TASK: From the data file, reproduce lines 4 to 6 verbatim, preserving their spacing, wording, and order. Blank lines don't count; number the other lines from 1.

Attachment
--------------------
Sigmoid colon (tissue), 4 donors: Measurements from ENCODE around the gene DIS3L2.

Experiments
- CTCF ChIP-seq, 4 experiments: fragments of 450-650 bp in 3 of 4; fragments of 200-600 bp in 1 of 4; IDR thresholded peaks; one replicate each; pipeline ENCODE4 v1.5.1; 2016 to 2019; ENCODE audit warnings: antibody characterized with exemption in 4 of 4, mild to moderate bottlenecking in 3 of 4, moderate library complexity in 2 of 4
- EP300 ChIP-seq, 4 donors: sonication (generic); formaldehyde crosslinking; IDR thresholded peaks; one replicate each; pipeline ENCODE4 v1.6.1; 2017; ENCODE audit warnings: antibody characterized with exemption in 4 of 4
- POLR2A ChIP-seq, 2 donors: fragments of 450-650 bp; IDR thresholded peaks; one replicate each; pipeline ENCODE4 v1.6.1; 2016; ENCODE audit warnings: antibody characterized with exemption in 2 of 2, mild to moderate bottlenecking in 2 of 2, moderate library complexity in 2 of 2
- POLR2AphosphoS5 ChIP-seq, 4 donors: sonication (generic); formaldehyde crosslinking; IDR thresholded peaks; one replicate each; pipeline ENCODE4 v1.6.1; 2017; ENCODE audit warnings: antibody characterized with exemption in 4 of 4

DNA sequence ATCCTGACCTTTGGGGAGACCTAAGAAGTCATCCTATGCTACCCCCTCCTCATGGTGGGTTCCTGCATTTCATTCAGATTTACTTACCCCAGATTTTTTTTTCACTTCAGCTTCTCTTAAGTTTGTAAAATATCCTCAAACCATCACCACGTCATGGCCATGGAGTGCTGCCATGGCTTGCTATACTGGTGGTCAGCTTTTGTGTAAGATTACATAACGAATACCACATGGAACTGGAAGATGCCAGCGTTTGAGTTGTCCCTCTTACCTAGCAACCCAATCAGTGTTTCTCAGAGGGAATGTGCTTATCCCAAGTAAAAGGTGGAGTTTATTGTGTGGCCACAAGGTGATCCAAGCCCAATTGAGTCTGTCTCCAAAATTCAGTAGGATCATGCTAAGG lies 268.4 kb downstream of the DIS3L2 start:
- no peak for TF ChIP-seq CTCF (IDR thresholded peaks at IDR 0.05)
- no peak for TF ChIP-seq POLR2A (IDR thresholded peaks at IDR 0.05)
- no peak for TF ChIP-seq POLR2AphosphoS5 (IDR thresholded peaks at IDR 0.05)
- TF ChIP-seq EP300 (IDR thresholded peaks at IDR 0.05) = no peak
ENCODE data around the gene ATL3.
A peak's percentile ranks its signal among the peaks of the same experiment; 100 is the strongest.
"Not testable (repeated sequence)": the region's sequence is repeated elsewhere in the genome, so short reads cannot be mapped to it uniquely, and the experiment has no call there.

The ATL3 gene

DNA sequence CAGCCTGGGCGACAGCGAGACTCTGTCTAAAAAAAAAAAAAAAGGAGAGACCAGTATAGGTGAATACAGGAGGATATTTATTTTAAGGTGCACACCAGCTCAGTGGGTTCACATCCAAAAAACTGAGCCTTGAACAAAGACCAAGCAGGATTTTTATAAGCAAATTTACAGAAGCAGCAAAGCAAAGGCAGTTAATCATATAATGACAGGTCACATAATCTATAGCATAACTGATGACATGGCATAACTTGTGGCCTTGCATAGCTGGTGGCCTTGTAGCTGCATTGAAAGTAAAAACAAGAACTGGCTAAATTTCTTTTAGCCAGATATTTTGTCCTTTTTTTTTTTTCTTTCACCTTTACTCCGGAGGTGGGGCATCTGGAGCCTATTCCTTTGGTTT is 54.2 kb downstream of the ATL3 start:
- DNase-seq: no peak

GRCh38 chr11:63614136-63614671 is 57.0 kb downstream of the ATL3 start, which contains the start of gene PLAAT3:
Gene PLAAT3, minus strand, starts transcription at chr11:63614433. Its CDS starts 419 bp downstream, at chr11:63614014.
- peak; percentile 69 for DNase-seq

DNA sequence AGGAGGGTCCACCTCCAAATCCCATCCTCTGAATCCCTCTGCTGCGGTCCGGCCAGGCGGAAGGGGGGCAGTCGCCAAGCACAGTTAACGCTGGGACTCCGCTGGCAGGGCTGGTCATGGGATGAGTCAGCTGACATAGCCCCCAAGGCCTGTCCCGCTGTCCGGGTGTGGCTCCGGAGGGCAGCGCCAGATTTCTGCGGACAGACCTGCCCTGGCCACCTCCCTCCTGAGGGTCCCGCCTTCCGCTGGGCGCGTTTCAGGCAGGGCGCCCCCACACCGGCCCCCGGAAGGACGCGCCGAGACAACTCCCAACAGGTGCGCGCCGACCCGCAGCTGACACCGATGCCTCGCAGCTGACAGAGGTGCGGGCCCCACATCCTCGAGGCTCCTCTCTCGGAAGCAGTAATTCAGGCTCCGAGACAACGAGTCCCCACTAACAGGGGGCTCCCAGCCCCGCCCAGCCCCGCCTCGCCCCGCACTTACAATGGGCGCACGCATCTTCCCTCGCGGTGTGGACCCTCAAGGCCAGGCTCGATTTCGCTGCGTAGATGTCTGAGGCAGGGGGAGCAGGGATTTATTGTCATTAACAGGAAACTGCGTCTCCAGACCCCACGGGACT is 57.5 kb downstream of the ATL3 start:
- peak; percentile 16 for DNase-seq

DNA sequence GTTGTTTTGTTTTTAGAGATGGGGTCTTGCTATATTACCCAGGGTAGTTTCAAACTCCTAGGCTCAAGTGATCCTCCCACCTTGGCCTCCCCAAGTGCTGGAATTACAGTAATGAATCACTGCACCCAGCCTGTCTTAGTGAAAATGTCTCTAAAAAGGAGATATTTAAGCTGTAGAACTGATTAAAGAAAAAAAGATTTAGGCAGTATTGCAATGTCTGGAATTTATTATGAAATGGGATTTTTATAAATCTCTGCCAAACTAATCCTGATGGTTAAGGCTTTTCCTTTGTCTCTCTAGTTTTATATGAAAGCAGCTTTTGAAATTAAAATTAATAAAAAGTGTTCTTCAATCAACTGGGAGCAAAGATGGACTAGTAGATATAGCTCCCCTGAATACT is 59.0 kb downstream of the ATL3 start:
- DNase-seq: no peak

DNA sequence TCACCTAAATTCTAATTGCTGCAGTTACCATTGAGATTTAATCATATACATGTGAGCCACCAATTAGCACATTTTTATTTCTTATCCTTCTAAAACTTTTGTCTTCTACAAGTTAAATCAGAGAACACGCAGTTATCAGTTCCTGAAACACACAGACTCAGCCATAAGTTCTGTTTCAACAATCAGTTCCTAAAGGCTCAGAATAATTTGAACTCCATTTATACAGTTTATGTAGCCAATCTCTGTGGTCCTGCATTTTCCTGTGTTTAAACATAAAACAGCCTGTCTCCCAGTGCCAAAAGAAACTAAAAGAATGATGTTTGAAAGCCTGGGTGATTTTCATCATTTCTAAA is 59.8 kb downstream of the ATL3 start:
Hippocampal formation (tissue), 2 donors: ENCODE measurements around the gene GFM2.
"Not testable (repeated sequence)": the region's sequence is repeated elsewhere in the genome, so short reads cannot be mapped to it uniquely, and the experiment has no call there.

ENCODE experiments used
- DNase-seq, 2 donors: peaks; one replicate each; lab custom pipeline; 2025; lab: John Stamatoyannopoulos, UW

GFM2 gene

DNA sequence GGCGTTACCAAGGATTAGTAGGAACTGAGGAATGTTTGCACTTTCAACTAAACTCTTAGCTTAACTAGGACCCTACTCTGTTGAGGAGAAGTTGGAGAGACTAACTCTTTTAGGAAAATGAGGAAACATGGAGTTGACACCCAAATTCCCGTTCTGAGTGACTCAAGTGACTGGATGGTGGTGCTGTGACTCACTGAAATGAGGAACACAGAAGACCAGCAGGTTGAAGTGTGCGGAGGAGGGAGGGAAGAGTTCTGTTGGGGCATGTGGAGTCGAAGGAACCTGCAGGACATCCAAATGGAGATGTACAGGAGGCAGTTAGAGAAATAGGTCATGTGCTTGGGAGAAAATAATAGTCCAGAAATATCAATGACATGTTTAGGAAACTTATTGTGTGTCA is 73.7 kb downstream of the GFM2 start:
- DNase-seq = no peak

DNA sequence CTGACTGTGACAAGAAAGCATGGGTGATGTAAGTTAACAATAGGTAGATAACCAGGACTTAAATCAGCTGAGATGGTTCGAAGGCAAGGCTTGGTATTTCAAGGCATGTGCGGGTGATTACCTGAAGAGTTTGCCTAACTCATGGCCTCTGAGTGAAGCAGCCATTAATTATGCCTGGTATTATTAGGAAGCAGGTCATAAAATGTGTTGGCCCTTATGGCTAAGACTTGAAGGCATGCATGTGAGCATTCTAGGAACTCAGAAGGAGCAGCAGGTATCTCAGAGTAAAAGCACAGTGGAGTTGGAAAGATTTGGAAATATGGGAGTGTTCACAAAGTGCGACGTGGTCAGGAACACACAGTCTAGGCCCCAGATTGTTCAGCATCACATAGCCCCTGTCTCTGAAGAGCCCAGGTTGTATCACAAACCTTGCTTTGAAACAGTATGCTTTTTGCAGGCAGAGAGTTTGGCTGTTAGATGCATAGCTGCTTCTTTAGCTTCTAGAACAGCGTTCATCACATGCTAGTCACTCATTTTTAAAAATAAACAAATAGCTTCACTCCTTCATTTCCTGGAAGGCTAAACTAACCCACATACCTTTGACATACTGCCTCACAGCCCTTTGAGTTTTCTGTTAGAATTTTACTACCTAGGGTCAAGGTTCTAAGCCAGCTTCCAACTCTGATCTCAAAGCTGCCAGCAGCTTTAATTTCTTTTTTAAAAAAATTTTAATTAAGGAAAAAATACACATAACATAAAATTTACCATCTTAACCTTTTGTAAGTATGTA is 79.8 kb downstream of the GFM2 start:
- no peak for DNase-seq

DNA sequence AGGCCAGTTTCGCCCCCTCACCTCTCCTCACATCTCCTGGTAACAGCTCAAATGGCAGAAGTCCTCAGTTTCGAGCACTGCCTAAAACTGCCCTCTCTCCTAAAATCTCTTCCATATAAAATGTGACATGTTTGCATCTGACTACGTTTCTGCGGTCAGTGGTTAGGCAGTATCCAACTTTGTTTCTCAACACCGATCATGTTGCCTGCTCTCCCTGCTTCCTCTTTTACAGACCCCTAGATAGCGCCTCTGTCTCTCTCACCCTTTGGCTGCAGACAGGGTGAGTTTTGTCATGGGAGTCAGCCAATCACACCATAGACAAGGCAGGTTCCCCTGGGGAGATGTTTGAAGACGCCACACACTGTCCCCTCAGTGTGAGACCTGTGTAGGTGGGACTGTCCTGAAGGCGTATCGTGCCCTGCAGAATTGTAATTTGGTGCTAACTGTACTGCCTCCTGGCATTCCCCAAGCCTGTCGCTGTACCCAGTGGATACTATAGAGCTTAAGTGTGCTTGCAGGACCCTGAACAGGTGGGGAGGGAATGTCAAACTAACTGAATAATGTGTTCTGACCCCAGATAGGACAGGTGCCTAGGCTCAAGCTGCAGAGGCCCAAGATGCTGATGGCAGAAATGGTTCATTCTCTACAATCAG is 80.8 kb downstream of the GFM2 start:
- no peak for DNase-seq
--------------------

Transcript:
- EP300 ChIP-seq, 4 donors: sonication (generic); formaldehyde crosslinking; IDR thresholded peaks; one replicate each; pipeline ENCODE4 v1.6.1; 2017; ENCODE audit warnings: antibody characterized with exemption in 4 of 4
- POLR2A ChIP-seq, 2 donors: fragments of 450-650 bp; IDR thresholded peaks; one replicate each; pipeline ENCODE4 v1.6.1; 2016; ENCODE audit warnings: antibody characterized with exemption in 2 of 2, mild to moderate bottlenecking in 2 of 2, moderate library complexity in 2 of 2
- POLR2AphosphoS5 ChIP-seq, 4 donors: sonication (generic); formaldehyde crosslinking; IDR thresholded peaks; one replicate each; pipeline ENCODE4 v1.6.1; 2017; ENCODE audit warnings: antibody characterized with exemption in 4 of 4